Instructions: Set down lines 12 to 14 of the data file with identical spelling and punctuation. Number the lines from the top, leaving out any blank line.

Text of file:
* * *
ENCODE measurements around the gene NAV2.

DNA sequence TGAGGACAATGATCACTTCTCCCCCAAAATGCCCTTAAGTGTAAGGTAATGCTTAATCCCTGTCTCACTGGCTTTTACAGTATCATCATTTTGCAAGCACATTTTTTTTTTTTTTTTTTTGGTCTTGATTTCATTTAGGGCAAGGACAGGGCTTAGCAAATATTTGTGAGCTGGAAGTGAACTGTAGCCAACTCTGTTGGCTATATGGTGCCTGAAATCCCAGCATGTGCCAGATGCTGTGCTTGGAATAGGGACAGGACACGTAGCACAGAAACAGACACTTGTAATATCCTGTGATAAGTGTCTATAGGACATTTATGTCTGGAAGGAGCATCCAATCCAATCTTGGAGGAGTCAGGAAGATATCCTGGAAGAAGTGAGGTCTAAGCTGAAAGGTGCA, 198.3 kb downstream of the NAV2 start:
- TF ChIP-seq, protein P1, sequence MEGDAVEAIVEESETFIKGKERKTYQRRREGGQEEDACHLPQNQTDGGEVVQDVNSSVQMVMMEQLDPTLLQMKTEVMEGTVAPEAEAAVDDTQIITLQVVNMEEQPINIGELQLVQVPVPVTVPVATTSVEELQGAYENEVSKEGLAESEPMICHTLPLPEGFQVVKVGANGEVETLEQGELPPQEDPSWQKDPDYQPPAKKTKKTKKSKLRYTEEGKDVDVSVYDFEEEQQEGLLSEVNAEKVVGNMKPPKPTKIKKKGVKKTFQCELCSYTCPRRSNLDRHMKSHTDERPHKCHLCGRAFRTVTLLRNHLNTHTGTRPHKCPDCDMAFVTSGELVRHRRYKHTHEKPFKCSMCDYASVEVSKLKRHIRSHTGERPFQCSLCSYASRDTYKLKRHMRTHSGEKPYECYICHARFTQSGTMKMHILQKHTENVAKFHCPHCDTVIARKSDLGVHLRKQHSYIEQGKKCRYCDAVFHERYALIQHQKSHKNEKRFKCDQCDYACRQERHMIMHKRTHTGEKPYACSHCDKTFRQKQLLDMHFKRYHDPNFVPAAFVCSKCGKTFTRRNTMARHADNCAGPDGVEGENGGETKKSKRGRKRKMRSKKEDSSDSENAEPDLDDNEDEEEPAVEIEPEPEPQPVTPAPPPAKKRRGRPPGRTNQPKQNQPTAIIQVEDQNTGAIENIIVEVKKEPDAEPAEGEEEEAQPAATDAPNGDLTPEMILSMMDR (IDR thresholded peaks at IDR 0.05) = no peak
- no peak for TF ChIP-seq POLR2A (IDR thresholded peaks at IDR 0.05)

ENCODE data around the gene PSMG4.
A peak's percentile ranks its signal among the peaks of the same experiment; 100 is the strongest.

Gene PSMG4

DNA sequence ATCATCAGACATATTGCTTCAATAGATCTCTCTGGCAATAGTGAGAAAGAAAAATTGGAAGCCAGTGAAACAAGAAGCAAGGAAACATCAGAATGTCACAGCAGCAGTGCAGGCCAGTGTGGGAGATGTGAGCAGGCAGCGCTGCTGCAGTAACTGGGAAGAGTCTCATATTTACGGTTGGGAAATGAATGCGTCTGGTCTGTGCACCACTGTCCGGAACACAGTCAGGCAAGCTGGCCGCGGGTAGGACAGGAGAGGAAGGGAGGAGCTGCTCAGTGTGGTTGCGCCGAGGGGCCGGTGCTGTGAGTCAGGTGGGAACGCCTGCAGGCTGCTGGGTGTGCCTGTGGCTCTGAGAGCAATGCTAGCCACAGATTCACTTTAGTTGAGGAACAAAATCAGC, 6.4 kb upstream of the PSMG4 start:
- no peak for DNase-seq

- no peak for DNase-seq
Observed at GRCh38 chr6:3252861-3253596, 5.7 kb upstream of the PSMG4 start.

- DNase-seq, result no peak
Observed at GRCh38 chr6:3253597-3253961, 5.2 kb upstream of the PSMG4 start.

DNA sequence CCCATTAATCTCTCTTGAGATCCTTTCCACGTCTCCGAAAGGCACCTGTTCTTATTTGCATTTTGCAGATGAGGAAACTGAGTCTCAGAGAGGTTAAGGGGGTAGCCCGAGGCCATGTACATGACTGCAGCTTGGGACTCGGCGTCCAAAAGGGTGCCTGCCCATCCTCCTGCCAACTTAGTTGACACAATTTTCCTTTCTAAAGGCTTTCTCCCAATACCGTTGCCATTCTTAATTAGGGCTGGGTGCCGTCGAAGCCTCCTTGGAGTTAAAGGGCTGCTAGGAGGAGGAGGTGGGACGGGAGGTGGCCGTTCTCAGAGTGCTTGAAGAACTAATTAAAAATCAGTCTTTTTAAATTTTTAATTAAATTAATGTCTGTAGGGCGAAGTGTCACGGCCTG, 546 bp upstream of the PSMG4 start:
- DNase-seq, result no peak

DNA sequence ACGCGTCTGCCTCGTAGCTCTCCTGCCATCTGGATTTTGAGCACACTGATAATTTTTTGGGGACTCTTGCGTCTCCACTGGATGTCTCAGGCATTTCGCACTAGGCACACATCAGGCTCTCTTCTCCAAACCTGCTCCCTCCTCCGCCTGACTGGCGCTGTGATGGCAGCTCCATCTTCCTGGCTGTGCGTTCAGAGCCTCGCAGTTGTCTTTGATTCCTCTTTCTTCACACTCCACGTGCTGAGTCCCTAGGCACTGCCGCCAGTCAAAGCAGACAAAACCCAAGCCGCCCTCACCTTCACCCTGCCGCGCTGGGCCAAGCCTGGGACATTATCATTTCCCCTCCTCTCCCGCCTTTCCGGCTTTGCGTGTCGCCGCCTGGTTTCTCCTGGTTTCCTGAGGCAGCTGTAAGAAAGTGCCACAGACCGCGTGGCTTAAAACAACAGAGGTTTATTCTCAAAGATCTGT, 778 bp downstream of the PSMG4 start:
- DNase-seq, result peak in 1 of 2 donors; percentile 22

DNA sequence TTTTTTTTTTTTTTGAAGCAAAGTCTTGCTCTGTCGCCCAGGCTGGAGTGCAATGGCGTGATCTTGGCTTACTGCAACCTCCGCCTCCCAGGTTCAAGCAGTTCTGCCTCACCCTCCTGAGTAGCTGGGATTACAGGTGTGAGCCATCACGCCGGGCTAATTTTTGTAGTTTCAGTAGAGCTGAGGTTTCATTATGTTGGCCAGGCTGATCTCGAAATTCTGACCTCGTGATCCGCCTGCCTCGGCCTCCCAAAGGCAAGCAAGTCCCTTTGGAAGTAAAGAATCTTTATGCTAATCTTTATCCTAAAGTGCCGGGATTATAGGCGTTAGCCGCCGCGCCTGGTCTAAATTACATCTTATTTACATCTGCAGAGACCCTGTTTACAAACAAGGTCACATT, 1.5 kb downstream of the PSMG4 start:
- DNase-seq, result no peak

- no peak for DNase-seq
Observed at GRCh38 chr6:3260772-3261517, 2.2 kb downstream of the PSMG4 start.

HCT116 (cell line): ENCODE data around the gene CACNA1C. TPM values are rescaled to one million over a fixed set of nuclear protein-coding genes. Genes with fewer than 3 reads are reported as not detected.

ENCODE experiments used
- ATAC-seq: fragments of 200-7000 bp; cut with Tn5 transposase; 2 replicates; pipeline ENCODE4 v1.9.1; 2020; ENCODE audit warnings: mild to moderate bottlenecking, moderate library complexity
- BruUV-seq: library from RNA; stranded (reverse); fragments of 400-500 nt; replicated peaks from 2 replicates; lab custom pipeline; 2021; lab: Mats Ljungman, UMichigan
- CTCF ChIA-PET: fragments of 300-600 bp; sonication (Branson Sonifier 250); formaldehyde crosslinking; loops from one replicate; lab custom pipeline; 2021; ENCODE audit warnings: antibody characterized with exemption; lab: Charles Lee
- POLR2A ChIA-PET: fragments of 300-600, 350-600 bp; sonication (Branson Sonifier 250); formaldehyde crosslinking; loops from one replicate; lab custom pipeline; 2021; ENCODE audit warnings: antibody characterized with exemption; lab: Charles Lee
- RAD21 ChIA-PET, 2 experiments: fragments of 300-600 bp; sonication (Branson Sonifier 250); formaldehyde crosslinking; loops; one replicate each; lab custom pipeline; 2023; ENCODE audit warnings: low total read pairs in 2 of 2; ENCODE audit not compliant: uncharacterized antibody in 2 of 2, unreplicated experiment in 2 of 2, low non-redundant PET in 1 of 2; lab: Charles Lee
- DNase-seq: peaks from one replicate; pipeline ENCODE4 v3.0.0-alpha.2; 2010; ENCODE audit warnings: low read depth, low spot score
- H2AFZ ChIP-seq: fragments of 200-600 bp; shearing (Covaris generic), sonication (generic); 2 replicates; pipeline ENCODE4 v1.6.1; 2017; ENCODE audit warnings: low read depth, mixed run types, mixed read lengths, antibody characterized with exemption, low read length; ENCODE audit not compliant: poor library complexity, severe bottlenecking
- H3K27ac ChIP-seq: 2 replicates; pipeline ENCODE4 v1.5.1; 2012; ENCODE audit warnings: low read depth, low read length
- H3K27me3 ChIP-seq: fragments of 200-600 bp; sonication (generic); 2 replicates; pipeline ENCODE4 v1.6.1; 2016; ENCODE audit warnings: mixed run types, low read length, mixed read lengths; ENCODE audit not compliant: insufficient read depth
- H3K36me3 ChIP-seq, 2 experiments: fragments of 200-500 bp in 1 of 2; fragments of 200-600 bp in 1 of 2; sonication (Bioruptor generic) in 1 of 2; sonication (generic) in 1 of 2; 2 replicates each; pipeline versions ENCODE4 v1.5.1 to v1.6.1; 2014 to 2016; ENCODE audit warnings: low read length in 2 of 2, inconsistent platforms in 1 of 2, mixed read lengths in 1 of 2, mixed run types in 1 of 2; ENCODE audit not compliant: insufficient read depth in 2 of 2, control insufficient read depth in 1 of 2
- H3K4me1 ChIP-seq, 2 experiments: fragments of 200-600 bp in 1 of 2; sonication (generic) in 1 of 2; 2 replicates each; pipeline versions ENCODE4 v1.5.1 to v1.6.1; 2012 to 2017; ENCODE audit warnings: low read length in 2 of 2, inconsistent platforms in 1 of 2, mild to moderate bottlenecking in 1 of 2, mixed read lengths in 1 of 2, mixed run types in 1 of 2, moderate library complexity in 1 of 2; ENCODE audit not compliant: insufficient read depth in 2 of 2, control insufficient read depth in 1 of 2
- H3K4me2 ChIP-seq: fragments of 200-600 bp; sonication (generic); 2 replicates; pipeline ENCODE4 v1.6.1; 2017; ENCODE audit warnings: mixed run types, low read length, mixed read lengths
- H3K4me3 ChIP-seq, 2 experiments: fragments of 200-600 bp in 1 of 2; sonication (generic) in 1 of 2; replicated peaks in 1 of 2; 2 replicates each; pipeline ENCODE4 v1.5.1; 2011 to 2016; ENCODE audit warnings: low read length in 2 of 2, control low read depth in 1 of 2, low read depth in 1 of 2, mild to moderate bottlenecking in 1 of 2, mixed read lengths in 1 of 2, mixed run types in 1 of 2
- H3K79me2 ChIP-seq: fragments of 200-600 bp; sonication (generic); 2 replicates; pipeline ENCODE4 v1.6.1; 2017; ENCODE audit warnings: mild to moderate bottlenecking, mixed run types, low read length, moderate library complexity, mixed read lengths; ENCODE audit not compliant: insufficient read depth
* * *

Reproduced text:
- DNase-seq, result no peak
Observed at GRCh38 chr6:3253597-3253961, 5.2 kb upstream of the PSMG4 start.

DNA sequence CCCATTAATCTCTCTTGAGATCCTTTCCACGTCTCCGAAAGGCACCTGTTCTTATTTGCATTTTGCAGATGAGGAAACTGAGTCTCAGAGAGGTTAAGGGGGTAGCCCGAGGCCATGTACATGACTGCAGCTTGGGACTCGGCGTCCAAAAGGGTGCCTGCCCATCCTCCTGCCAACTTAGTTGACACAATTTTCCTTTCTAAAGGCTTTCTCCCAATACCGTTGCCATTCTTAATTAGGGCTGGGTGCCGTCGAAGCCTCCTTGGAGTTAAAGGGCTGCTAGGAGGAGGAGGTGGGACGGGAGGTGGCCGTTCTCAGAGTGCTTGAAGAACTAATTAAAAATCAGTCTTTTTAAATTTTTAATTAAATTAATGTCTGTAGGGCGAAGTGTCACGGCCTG, 546 bp upstream of the PSMG4 start: